Starting in the lush landscape of Litchfield National Park and weaving through the bushland until it hits Clarence Strait, the Adelaide River is one of the best natural attractions in the region.
Being the home for plenty of species of animal and plant along the way, promising breath-taking views and ancient scenery.
About Adelaide River
The Adelaide River was named after Queen Adelaide, when it was spotted on a boating expedition held by John Lort Stokes in 1839, with the first European man to spot it was a man named Fitzmaurice, being one of the crewmates of the ship.
What to see at the River?
The biggest appeal of this river is the abundance in wildlife, with bird species, marine life, and unique plants all scattered about the region. Bring you binoculars and try to spot all the bird species, including white-bellied sea eagles and whistling kites. If you stay after dusk, you can even see the flying foxes, the local bats that cover the sky like black stars. For plant lovers, there are over 1500 species of native plants dotted about the river, found along the riverbanks and even growing right out from the water. See the creatures that come to the edge of the river to drink, such as kangaroos or even snakes and lizards, that bask in the sun to recharge. Although the river is a murky brown, there is a range of creatures hidden within the water, such as fish, frogs, and of course, the famous Saltwater Crocodiles.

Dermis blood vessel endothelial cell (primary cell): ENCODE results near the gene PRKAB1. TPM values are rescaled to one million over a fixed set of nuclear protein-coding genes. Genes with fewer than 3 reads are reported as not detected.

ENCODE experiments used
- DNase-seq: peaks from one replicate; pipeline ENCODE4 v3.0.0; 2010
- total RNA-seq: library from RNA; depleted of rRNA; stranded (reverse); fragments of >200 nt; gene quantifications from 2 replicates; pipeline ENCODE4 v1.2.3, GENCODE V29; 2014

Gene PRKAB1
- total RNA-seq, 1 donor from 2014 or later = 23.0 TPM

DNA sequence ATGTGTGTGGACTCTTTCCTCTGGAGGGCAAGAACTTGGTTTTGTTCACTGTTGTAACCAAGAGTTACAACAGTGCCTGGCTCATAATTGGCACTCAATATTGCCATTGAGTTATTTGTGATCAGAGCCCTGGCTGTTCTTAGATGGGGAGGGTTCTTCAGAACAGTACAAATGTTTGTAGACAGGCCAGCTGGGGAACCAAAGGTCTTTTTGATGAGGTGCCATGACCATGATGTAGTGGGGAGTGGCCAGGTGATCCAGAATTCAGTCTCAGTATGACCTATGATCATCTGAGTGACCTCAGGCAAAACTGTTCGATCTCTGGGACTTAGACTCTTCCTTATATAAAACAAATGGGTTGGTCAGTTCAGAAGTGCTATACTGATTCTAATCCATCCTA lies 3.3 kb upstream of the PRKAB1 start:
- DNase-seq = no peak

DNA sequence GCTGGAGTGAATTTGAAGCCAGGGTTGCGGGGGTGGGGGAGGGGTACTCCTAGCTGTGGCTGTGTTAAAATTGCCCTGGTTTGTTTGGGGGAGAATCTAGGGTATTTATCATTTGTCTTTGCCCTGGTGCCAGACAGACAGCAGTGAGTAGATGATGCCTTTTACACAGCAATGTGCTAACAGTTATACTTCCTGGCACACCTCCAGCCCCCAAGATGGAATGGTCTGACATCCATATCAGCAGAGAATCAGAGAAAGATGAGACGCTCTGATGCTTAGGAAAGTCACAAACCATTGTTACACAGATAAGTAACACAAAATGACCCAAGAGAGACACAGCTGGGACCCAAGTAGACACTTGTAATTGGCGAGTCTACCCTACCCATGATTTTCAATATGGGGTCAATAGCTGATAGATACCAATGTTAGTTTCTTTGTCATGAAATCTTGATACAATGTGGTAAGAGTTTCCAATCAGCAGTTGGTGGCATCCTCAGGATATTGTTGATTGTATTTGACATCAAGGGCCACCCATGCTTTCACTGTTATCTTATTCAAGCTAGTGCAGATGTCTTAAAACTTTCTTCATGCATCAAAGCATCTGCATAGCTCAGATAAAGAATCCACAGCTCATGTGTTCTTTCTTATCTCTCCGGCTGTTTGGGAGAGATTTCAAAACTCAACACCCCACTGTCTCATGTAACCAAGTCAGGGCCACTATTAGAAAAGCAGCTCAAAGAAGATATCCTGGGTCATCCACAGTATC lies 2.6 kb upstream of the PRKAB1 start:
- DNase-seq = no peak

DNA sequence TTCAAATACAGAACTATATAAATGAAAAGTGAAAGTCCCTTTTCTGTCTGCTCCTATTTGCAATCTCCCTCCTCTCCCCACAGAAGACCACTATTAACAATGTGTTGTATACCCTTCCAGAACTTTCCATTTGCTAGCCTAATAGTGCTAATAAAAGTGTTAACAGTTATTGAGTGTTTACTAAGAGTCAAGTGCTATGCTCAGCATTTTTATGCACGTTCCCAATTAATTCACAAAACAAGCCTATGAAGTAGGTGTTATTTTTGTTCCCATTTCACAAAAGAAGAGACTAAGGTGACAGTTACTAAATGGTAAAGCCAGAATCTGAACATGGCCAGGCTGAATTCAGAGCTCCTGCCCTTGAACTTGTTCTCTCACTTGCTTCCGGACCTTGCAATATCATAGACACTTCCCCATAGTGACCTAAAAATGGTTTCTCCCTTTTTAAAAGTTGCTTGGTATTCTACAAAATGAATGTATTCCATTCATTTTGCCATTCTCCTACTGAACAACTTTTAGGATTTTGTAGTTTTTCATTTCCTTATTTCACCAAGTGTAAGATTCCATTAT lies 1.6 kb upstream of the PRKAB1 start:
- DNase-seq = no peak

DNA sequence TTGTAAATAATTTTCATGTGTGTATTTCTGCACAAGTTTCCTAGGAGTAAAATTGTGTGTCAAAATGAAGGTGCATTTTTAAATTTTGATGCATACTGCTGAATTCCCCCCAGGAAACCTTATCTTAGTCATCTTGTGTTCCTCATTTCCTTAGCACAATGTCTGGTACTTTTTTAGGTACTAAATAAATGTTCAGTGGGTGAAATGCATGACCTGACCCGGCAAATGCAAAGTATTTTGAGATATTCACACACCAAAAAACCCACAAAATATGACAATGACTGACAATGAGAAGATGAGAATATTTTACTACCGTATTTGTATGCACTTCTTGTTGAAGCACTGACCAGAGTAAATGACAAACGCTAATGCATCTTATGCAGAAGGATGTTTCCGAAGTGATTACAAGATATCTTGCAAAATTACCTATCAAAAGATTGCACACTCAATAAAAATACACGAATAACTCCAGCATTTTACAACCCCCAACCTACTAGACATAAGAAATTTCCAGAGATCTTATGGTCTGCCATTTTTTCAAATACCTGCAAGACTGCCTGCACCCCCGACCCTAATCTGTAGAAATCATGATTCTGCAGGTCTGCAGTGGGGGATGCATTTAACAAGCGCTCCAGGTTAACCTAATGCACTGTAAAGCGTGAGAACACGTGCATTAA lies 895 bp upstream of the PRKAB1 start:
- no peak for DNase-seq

The Saltwater Crocodiles
They are the most threatening creatures of the river, being at the top of the food chain, even dangerous to humans. With a huge concentration within the river, the famous Saltwater Crocodiles are ancient creatures that bring a large majority of the visitors to their waters.
One of the most popular activities along the Adelaide River is crocodile spotting. Letting visitors hop on a small boat that ventures down the river, spotting the crocs and even feeding them on occasion.
The food routine is called “crocodile jumping” and allows viewers to see the entire length of these massive crocodiles. The guide will dangle a treat from a long wooden stick, high up above the surface of the water. Resulting in the croc to leap from the waters, only metres away from guests who will be in awe of these creatures’ size and strength.